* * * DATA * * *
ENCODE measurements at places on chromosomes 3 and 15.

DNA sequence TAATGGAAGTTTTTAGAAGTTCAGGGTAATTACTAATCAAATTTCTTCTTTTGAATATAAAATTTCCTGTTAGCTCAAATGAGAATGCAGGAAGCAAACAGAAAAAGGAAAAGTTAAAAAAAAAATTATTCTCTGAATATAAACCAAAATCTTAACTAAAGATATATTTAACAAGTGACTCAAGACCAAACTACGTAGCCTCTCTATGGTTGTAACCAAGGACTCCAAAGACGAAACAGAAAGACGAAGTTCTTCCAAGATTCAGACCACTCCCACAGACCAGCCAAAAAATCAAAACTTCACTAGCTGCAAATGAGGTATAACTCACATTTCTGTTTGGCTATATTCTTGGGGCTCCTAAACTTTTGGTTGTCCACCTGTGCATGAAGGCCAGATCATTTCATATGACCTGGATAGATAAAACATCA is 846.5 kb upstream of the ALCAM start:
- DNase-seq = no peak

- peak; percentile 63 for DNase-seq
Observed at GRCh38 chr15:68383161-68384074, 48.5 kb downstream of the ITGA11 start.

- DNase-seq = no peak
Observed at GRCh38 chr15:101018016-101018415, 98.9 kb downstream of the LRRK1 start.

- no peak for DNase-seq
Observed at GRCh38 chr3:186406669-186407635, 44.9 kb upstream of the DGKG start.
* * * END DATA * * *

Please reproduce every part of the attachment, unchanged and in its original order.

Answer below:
ENCODE measurements at places on chromosomes 3 and 15.

DNA sequence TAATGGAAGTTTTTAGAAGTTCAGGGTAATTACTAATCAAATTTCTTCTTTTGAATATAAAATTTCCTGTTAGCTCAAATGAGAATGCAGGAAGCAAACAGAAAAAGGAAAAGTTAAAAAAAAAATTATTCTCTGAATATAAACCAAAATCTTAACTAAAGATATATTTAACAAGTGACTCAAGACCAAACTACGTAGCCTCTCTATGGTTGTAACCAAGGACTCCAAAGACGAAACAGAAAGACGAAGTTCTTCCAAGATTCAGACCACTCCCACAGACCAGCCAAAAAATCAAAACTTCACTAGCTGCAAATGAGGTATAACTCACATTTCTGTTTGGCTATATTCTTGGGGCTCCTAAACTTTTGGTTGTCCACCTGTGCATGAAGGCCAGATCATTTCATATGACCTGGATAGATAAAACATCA is 846.5 kb upstream of the ALCAM start:
- DNase-seq = no peak

- peak; percentile 63 for DNase-seq
Observed at GRCh38 chr15:68383161-68384074, 48.5 kb downstream of the ITGA11 start.

- DNase-seq = no peak
Observed at GRCh38 chr15:101018016-101018415, 98.9 kb downstream of the LRRK1 start.

- no peak for DNase-seq
Observed at GRCh38 chr3:186406669-186407635, 44.9 kb upstream of the DGKG start.